If the coronavirus pandemic has brought Americans’ attention to a specific commodity besides toilet paper, it’s access to the internet. On March 25, University of Maine students and faculty began online classes, joining millions of other students and the majority of America in an unprecedented migration to the internet. While many Mainers may welcome the opportunity to work from home, for others the state’s inconsistent and underdeveloped internet infrastructure may severely hinder their access to work and education.

Even Americans who usually find their internet connection acceptable are expected to face some difficulties. According to the New York Times, broadband infrastructure is suddenly facing steady usage of apps and services generally reserved for classroom and office environments that support lots of data usage. As students and educators both attempt to navigate classes that were never designed to be taken online, finicky connection speeds are likely to plague many a Zoom or Google Chat session and further disrupt a semester that is already spiraling.


While some Maine residents come to grips with their new lives online, others may become even more isolated by infrastructure that hasn’t been updated in decades. According to the Bangor Daily News, Maine is ranked the last state in New England in terms of access to high-speed internet, with some 11% of the population considered “underserved” with regard to connection speeds. These underserved residents are concentrated in rural parts of Maine, with more than half of the residents in Piscataquis and Franklin county dealing with inadequate internet access.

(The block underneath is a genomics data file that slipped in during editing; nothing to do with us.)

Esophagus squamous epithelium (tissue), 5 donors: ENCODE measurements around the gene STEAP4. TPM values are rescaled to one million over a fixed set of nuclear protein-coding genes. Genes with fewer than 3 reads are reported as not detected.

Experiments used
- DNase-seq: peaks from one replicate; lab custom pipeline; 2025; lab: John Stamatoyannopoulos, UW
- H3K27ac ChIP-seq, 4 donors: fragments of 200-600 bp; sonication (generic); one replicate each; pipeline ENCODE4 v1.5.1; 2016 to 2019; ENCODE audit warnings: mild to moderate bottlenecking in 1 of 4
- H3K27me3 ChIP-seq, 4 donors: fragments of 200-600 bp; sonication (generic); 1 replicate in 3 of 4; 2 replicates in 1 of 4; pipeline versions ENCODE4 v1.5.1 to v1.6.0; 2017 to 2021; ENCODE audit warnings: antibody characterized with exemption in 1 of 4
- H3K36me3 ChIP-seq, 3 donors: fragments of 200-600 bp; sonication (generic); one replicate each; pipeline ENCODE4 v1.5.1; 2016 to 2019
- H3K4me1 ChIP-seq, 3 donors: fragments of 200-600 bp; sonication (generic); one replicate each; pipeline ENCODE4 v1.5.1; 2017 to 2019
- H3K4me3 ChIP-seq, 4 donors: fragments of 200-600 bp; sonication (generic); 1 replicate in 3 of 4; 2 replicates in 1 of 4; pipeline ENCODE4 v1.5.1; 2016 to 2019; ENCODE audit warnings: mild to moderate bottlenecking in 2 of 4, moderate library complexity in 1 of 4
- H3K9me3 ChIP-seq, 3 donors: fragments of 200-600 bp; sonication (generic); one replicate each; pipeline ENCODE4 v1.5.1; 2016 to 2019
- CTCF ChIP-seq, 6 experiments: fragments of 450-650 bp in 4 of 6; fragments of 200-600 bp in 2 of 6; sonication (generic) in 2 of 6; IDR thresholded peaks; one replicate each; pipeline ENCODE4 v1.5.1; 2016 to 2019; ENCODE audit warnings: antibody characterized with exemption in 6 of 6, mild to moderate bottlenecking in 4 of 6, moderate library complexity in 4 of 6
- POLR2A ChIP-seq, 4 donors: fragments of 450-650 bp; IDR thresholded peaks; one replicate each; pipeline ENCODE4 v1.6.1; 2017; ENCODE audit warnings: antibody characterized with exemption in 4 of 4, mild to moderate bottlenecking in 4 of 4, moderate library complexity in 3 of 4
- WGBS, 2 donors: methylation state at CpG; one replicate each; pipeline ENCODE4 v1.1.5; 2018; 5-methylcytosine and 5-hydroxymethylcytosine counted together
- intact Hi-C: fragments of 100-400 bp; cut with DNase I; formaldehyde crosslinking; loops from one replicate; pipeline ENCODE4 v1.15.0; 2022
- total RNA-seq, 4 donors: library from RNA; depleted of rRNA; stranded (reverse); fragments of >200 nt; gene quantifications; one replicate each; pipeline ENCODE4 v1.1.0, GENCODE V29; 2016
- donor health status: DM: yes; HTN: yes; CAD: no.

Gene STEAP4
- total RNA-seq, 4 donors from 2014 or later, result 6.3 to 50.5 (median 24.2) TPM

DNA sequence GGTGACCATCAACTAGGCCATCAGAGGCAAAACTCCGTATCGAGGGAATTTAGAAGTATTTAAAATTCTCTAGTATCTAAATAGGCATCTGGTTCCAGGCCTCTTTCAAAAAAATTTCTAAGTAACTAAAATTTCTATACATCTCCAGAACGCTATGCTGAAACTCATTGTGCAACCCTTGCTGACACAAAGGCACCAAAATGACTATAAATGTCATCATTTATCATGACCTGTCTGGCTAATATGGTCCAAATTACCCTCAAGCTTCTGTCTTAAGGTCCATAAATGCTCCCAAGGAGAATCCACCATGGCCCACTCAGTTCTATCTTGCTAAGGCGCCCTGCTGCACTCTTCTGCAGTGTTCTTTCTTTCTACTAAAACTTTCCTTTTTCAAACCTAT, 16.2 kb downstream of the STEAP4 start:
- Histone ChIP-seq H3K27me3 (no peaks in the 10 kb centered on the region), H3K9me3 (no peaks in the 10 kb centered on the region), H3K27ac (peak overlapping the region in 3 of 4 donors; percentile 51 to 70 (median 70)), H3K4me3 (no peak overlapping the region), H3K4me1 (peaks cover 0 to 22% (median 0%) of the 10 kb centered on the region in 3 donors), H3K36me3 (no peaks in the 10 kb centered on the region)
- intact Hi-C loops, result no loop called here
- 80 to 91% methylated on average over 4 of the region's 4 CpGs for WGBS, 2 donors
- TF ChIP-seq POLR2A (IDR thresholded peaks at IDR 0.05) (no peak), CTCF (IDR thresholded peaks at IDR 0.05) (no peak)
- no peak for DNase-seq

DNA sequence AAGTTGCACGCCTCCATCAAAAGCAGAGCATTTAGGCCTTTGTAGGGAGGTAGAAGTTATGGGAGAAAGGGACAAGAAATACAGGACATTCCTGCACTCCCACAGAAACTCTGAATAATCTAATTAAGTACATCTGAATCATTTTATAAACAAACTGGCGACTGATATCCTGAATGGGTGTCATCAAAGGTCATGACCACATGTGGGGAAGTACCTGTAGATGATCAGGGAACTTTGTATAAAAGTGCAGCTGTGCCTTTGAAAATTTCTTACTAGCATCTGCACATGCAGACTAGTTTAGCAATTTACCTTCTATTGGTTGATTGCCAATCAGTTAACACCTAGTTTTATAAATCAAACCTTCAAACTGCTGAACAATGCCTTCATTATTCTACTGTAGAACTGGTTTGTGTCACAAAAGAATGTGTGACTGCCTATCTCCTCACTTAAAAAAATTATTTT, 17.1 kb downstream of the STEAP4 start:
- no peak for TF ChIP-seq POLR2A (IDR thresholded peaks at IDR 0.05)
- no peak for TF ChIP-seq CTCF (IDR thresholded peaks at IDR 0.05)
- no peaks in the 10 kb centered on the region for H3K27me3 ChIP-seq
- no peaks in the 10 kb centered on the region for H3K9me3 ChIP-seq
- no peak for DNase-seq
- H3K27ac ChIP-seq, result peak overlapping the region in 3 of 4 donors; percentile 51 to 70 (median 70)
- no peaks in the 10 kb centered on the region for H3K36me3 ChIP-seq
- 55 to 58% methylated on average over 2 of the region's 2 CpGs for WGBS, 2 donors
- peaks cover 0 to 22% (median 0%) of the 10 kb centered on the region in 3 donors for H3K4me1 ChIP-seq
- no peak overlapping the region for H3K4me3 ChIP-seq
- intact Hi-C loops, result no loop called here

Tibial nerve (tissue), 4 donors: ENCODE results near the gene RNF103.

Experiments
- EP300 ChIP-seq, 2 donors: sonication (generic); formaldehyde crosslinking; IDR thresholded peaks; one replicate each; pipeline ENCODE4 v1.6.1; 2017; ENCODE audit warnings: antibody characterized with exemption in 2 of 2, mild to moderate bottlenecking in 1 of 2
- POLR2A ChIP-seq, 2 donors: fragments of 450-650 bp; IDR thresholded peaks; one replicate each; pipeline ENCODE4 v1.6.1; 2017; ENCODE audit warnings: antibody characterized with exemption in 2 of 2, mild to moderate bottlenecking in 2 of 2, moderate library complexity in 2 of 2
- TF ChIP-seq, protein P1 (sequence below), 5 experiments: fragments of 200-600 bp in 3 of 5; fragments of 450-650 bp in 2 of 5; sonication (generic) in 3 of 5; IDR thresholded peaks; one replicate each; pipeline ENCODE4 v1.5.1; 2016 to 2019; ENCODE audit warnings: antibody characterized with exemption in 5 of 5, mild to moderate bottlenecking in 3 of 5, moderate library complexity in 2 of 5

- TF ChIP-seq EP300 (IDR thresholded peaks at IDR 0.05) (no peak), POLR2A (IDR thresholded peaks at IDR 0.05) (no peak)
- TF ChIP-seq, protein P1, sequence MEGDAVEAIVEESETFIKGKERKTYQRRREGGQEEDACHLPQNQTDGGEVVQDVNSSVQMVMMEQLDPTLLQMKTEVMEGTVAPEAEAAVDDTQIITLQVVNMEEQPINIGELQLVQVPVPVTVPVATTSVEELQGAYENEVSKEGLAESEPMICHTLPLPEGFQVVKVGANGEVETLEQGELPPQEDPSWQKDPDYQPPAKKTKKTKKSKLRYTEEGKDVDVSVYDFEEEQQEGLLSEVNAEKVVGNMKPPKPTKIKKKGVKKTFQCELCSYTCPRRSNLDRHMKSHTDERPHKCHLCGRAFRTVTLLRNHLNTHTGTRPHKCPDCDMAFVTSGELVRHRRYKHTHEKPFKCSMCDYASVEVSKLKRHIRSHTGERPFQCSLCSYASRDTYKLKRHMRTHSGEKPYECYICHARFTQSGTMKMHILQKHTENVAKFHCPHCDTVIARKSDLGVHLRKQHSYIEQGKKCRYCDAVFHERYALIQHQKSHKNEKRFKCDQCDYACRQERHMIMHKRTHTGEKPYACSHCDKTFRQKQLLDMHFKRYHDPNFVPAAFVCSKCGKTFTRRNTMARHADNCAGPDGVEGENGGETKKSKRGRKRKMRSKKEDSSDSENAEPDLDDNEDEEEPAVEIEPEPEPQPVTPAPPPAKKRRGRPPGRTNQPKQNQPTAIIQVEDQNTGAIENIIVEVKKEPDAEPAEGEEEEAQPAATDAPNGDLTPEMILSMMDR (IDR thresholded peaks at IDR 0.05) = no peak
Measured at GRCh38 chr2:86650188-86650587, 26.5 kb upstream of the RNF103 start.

For the record, Maine’s subpar broadband infrastructure is not a result of a lack of effort on the part of the state’s elected officials. Sen. Angus King is a founding member of the Rural Broadband Caucus, which is dedicated to increasing access to high-speed internet nationally. Gov. Janet Mills has also committed herself to guarantee internet access to underserved Mainers, having outlined a five-year plan to expand access throughout the state.

On the flip-side, there has been a good deal of foot-dragging when it has come down to state representatives passing legislation that would bring broadband access to underserved areas. Republican representatives who support expanding broadband blocked a $15 million bond bill last August, objecting to allowing ConnectME, a semi-government agency, to control distribution of the funds. Now, as an internet connection becomes a means of survival rather than a convenience, the state legislature is considering another $15 million proposal, according to Maine Public.
In a remarkable show of solidarity with customers, and/or fear of public retaliation, cable and internet providers have committed to the FCC’s “Keep Americans Connected Pledge,” meaning that, for two months, customers will be exempt from penalties for late payments, with some even providing free access in the same time period for families with students. While it is wonderful that these providers are stepping up for the public good, these steps wouldn’t be so necessary for many residents if state representatives had made the decision to invest in extending broadband to all Mainers before the situation became so desperate.


I am not saying that Americans need broadband in order to prepare for another pandemic I am saying the pandemic has made it clear that reliable access to high-speed internet is a vital aspect of daily life in the 21st century. Peggy Schaffer, the current executive director of the ConnectME Authority, said on an episode of the radio show “Maine Calling” that rural communities in Maine “see broadband as a tool to survive.” The country and this state will get through COVID-19, but allowing Mainers to go without equal access to the internet may prove fatal in the long run.